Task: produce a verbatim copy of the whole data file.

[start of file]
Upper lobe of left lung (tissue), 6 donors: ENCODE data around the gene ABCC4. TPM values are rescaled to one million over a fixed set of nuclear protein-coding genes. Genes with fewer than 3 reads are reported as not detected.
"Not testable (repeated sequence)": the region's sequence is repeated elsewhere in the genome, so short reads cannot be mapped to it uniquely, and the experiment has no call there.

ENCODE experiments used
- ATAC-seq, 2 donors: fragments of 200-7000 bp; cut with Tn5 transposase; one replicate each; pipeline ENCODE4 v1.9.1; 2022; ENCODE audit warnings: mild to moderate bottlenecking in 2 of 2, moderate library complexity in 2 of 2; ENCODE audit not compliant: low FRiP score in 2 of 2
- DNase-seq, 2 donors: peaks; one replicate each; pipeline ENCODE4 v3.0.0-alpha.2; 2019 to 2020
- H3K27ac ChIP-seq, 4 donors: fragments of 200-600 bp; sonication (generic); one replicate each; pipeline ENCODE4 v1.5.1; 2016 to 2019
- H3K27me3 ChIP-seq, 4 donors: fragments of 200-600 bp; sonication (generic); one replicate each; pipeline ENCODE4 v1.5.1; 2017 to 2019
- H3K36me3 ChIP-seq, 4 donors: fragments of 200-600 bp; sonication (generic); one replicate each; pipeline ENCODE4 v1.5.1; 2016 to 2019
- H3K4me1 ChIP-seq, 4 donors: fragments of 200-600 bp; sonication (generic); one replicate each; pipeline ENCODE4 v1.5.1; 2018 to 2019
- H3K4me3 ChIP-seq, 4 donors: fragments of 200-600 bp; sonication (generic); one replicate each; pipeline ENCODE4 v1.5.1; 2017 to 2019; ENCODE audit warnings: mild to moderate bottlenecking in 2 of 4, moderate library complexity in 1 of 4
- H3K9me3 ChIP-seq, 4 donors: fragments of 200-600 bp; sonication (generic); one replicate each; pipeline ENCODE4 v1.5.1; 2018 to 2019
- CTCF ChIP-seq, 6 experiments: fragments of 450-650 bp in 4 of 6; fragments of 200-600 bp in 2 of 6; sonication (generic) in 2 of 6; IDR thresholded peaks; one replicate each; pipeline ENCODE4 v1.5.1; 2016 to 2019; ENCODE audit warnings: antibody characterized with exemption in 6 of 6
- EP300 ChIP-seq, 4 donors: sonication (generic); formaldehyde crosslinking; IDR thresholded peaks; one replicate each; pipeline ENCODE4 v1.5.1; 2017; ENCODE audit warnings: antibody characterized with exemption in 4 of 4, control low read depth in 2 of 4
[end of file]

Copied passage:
Upper lobe of left lung (tissue), 6 donors: ENCODE data around the gene ABCC4. TPM values are rescaled to one million over a fixed set of nuclear protein-coding genes. Genes with fewer than 3 reads are reported as not detected.
"Not testable (repeated sequence)": the region's sequence is repeated elsewhere in the genome, so short reads cannot be mapped to it uniquely, and the experiment has no call there.

ENCODE experiments used
- ATAC-seq, 2 donors: fragments of 200-7000 bp; cut with Tn5 transposase; one replicate each; pipeline ENCODE4 v1.9.1; 2022; ENCODE audit warnings: mild to moderate bottlenecking in 2 of 2, moderate library complexity in 2 of 2; ENCODE audit not compliant: low FRiP score in 2 of 2
- DNase-seq, 2 donors: peaks; one replicate each; pipeline ENCODE4 v3.0.0-alpha.2; 2019 to 2020
- H3K27ac ChIP-seq, 4 donors: fragments of 200-600 bp; sonication (generic); one replicate each; pipeline ENCODE4 v1.5.1; 2016 to 2019
- H3K27me3 ChIP-seq, 4 donors: fragments of 200-600 bp; sonication (generic); one replicate each; pipeline ENCODE4 v1.5.1; 2017 to 2019
- H3K36me3 ChIP-seq, 4 donors: fragments of 200-600 bp; sonication (generic); one replicate each; pipeline ENCODE4 v1.5.1; 2016 to 2019
- H3K4me1 ChIP-seq, 4 donors: fragments of 200-600 bp; sonication (generic); one replicate each; pipeline ENCODE4 v1.5.1; 2018 to 2019
- H3K4me3 ChIP-seq, 4 donors: fragments of 200-600 bp; sonication (generic); one replicate each; pipeline ENCODE4 v1.5.1; 2017 to 2019; ENCODE audit warnings: mild to moderate bottlenecking in 2 of 4, moderate library complexity in 1 of 4
- H3K9me3 ChIP-seq, 4 donors: fragments of 200-600 bp; sonication (generic); one replicate each; pipeline ENCODE4 v1.5.1; 2018 to 2019
- CTCF ChIP-seq, 6 experiments: fragments of 450-650 bp in 4 of 6; fragments of 200-600 bp in 2 of 6; sonication (generic) in 2 of 6; IDR thresholded peaks; one replicate each; pipeline ENCODE4 v1.5.1; 2016 to 2019; ENCODE audit warnings: antibody characterized with exemption in 6 of 6
- EP300 ChIP-seq, 4 donors: sonication (generic); formaldehyde crosslinking; IDR thresholded peaks; one replicate each; pipeline ENCODE4 v1.5.1; 2017; ENCODE audit warnings: antibody characterized with exemption in 4 of 4, control low read depth in 2 of 4